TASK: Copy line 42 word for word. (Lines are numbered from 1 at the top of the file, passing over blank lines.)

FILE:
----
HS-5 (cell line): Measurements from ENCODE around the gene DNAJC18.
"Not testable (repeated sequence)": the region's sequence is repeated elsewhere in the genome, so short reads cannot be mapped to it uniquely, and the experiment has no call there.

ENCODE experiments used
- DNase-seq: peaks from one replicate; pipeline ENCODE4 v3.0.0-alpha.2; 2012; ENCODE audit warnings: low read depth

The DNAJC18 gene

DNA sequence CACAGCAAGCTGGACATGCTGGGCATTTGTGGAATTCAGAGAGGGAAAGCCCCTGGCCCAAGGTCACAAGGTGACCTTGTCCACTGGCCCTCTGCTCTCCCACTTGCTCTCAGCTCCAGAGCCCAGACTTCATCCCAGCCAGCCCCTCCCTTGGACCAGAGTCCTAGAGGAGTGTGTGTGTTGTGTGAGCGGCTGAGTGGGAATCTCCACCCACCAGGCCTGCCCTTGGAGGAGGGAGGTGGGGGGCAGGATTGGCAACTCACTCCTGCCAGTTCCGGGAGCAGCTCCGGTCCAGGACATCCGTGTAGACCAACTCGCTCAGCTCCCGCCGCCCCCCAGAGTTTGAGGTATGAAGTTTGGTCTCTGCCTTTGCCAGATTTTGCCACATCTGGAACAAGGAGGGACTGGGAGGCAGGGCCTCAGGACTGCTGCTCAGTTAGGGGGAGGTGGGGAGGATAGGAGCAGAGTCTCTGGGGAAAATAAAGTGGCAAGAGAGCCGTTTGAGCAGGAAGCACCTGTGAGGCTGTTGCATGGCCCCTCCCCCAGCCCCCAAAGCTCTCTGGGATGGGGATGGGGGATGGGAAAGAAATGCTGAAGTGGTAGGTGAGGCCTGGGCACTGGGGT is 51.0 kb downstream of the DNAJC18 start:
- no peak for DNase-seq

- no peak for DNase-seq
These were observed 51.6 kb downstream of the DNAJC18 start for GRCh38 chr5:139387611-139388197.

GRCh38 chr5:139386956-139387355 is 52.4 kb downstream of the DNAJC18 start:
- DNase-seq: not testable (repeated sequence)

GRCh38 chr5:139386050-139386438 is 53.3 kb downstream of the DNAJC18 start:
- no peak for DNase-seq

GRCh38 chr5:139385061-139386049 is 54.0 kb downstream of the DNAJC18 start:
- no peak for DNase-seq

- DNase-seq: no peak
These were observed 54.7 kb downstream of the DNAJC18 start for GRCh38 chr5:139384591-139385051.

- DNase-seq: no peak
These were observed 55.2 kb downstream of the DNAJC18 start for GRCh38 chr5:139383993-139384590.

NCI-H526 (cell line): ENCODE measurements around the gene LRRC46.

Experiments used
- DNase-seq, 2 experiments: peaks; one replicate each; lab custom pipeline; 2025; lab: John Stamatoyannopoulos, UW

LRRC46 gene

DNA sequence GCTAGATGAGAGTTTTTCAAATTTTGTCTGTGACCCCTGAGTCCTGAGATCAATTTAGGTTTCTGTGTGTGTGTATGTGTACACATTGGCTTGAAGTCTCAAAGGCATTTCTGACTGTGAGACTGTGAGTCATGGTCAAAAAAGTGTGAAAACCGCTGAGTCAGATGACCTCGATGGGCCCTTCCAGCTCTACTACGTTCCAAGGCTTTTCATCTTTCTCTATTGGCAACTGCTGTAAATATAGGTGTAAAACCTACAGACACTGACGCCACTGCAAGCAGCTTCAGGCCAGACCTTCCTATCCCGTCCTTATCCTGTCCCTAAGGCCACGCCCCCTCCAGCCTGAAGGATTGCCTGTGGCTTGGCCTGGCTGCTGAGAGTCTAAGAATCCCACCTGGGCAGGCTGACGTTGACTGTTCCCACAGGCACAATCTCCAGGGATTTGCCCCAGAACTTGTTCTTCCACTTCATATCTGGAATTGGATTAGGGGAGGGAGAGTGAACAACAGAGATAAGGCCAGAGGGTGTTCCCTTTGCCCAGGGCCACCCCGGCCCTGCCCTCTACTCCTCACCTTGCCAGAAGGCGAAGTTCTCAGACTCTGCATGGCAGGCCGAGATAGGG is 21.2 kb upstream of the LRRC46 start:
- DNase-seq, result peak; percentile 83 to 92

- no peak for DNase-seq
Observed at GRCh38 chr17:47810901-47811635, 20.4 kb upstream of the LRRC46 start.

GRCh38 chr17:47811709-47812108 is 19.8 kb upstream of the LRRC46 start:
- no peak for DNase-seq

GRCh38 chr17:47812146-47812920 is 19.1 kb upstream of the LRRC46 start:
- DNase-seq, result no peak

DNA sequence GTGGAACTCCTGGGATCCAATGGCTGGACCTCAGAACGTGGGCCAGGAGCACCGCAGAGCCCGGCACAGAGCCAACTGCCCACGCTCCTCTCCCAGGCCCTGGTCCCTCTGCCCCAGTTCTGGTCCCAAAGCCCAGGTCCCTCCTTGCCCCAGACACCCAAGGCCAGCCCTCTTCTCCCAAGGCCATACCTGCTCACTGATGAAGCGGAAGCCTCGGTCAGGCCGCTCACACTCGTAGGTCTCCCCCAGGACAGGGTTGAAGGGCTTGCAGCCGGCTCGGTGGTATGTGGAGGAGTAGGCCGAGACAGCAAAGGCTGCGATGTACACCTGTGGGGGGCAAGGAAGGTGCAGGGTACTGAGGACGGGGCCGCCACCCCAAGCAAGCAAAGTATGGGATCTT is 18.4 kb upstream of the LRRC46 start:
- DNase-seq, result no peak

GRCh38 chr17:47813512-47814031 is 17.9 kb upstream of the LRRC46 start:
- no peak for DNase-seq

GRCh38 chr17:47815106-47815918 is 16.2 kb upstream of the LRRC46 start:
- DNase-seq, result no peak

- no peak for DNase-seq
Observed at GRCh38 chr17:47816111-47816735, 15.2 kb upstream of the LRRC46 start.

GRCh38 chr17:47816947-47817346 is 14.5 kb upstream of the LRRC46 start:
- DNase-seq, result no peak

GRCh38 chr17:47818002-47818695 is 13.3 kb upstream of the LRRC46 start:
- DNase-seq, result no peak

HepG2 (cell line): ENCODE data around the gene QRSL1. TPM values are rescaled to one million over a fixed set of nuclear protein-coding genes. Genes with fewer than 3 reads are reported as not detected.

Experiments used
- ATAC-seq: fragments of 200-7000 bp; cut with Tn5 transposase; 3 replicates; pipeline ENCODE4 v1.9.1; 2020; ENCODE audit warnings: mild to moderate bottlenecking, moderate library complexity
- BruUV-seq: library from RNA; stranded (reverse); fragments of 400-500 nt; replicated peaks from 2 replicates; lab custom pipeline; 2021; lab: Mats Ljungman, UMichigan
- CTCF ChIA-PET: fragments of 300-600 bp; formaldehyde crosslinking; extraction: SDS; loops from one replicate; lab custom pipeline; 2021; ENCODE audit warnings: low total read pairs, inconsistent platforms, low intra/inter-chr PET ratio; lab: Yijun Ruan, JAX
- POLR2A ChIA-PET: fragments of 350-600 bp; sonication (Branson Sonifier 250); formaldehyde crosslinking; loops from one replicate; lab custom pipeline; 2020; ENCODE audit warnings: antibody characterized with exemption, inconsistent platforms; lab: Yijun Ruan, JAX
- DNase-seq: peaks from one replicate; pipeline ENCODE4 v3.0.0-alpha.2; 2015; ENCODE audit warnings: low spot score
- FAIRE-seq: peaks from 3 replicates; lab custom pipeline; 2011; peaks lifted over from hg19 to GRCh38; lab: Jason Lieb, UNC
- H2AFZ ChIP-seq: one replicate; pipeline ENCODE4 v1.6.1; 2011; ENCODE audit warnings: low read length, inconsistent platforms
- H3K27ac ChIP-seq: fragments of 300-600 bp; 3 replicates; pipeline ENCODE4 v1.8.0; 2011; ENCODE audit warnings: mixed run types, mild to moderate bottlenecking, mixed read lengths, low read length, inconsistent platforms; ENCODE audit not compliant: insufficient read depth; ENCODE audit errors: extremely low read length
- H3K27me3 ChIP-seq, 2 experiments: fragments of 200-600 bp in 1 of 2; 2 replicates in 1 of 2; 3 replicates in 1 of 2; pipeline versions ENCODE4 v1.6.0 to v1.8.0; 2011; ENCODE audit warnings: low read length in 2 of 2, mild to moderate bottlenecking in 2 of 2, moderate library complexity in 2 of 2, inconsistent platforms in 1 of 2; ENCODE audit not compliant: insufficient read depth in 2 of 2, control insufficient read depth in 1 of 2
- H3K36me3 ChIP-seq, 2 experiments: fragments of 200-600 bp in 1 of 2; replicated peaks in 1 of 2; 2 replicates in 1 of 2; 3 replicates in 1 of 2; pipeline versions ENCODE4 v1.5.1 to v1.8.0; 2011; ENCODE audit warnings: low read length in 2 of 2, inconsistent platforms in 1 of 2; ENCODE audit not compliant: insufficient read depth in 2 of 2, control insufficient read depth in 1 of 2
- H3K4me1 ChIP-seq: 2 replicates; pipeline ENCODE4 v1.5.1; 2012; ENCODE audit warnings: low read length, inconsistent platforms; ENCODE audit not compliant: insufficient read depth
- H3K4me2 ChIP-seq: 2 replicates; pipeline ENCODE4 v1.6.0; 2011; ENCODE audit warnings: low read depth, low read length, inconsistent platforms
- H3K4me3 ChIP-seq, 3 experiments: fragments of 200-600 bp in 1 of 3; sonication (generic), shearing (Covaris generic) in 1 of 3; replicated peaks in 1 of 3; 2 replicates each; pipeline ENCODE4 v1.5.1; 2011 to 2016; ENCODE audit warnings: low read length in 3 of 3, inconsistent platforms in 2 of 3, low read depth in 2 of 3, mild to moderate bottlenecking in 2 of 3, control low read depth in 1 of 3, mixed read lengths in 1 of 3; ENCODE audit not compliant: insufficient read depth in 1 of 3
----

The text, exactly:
GRCh38 chr17:47818002-47818695 is 13.3 kb upstream of the LRRC46 start: